We’ve shared some of the futuristic and exciting developments aimed at reducing CNP fraud. As we discussed, these approaches are still being fine tuned to ensure that merchants can walk the fine line between mitigating CNP fraud and creating a seamless user experience. To date, attempts to implement some of these new approaches have led to false positives for an estimated 34 million consumers, costing businesses $118 billion in lost sales.1 This is steep price to pay when one considers that CNP fraud totaled $9 billion in 2015. In the meantime, there are things your campus can do today with most payment providers (including CASHNet) to make things harder for fraudsters. Here are a few of them.
Securing your online environment:
Address Verification Service (AVS).
Use the integrated AVS capability to compare the billing address provided by your customer with the billing address on file with the card issuer before processing a transaction.
Card Security Codes.
Enable the field form provided for customers to enter Card Security Codes that help verify that the customer is in physical possession of a valid card during a card-not-present transaction. They are the 3-digit numbers located on the back of Visa (CVV2), MasterCard (CVC 2), and Discover (CID) cards—or the 4-digit numbers located on the front of American Express (CID) cards.
Make sure whatever company you are using to process payments on the web has velocity checking. This looks at the payments attempted. If there are too many failed attempts over a designated period of time, action is taken to automatically prevent additional attempts. This type of defense is aimed at thwarting BOT attacks, automated means of testing stolen card information.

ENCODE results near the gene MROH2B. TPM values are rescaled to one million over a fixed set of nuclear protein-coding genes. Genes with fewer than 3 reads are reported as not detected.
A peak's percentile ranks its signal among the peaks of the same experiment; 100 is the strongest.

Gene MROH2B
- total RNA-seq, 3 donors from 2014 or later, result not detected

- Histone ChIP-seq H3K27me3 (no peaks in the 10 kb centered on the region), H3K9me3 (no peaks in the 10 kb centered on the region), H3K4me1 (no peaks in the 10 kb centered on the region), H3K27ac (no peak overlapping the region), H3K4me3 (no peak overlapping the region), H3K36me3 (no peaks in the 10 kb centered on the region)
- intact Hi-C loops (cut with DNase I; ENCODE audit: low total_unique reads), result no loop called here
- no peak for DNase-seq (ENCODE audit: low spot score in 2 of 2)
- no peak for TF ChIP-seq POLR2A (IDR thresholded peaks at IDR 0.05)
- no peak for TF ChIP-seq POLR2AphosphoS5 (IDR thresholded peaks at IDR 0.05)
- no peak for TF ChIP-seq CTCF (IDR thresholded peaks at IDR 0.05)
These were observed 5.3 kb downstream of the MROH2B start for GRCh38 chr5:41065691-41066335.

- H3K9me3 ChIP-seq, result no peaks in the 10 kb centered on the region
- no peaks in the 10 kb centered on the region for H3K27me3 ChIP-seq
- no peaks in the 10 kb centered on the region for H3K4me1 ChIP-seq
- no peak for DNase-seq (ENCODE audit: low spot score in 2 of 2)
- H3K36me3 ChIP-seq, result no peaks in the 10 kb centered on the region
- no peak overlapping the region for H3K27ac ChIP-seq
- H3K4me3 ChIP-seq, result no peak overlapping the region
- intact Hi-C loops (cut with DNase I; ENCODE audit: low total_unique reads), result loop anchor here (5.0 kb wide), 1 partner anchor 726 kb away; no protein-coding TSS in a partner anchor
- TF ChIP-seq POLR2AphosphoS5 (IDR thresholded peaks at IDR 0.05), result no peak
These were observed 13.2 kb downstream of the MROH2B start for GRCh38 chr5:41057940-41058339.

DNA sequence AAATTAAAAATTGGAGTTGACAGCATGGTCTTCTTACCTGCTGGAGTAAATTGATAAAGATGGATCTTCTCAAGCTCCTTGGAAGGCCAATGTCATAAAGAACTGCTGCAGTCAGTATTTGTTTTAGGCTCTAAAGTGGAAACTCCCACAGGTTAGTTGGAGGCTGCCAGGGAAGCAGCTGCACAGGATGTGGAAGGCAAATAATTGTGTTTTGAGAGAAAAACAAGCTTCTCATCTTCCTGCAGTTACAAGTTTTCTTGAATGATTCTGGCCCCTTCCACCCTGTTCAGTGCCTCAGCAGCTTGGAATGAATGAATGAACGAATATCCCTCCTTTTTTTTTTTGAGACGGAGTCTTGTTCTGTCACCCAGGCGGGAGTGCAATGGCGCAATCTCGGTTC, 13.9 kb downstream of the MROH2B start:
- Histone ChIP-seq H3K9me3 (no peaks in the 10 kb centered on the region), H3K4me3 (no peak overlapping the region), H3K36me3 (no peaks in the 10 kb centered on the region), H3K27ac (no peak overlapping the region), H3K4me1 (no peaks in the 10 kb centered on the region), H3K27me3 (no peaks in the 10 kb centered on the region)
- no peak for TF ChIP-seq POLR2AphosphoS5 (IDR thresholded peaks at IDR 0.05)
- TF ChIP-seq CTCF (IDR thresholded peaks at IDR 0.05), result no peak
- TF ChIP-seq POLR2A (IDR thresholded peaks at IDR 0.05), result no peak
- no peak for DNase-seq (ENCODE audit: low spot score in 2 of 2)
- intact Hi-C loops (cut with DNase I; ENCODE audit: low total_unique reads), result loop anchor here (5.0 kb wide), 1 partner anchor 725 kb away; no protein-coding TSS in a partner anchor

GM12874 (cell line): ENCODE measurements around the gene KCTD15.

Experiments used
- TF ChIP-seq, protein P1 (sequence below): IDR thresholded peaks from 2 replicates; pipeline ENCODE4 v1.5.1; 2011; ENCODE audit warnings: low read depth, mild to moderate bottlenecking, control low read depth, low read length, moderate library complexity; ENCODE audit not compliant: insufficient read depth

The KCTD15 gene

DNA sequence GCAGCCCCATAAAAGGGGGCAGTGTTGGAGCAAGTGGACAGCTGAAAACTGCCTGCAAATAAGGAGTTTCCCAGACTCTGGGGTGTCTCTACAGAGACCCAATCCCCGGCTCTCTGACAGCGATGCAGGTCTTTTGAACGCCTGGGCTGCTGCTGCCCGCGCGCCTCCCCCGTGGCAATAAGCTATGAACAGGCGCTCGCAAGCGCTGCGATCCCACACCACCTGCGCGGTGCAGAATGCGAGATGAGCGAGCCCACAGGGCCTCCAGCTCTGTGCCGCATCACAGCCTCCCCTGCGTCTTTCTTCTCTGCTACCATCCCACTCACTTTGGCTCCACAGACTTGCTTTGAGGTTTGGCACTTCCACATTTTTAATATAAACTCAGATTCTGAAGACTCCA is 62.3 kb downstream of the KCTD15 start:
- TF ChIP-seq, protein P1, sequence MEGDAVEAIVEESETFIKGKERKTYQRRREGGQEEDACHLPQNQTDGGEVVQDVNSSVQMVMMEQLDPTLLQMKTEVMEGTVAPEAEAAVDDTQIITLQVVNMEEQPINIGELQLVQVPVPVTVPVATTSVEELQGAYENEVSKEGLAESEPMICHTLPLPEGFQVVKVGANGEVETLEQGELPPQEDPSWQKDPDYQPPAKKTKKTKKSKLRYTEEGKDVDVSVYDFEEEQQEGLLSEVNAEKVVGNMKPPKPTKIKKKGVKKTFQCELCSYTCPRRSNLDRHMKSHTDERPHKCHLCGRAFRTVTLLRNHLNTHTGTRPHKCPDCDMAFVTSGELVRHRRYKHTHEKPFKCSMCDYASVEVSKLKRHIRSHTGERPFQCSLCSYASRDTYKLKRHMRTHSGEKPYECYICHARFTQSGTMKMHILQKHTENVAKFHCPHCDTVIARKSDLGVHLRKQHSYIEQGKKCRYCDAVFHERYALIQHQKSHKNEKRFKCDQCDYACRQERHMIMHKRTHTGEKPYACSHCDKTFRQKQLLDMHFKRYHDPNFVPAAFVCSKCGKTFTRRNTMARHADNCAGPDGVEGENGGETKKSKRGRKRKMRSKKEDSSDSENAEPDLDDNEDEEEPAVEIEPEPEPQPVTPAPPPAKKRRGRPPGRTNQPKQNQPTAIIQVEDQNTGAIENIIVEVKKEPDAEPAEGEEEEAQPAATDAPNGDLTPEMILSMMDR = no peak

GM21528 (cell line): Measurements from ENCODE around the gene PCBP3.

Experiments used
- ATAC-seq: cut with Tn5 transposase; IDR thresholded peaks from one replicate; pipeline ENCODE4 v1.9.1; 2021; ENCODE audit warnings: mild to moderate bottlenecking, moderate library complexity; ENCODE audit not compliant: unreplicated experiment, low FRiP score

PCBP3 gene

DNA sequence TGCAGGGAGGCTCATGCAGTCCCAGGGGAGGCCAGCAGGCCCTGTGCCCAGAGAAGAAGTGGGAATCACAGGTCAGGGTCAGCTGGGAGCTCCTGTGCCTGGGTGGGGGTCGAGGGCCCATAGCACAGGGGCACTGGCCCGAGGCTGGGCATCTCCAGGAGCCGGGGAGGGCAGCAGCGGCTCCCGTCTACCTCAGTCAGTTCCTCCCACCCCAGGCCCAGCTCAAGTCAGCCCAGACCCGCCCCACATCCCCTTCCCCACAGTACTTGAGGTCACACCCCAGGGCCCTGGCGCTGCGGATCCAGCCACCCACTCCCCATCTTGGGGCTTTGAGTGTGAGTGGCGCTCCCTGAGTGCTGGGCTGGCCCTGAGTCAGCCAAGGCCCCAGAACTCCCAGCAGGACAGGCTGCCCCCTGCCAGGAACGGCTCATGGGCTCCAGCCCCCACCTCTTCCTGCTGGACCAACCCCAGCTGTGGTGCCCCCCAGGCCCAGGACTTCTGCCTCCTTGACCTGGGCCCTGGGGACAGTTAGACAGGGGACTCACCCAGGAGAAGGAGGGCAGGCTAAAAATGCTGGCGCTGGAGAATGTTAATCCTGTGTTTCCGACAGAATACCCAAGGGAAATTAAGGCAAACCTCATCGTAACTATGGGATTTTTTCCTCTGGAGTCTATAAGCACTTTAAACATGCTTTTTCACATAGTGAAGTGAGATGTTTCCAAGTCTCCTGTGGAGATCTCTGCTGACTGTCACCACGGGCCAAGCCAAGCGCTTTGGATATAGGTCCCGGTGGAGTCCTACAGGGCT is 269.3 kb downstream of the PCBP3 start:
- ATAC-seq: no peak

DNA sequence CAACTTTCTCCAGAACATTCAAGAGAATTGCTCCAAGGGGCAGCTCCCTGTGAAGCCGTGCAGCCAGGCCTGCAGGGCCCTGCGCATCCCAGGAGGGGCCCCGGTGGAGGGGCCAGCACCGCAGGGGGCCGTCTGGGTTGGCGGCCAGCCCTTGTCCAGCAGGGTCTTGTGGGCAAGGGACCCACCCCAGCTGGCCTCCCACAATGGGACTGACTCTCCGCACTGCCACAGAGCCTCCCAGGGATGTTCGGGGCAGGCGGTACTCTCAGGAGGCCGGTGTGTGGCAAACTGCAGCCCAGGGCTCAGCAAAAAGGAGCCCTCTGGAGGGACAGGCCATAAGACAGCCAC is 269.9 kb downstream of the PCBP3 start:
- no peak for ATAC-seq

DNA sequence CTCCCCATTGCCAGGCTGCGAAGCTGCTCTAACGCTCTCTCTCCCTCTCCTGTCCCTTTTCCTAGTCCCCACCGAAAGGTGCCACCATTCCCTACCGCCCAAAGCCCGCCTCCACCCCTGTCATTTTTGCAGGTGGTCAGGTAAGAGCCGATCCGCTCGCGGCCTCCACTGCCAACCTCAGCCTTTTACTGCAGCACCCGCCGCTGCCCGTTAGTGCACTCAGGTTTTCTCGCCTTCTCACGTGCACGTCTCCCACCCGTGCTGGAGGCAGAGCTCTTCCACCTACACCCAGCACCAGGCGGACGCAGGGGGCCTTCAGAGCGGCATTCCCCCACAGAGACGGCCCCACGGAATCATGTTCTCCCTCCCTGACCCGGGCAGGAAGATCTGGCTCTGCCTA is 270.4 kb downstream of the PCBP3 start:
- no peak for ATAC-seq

Requiring a user to authenticate against some pre-arranged credentials has been shown to have a positive impact on reducing fraud. While some may argue that this is more of an added step than a deterrent, for most fraudsters they are one in the same. Fraud is a numbers game, and any additional steps that would reduce efficiency are off-putting to fraudsters.
This is an obvious one, but it bears emphasis. Train your staff on PCI compliance standards. All merchants accepting card payments are now required to be compliant with the requirements of the Payment Card Security Data Security Standard (PCI DSS), which sets the rules for data security management, policies, procedures, network architecture, software design and other protective measures. If a merchant doesn’t follow the PCI DSS guidelines for processing online or over-the-phone credit card purchases, it could lose revenue from the sale or payment, shipping costs, and could receive fines, similar to the chargeback fines that banks charge for bounced checks.2,3
As we’ve previously stated, there are constantly new developments on this front. Please be sure to check back here for even more information and industry insights!
1 Javelin 2015 “Overcoming false positives”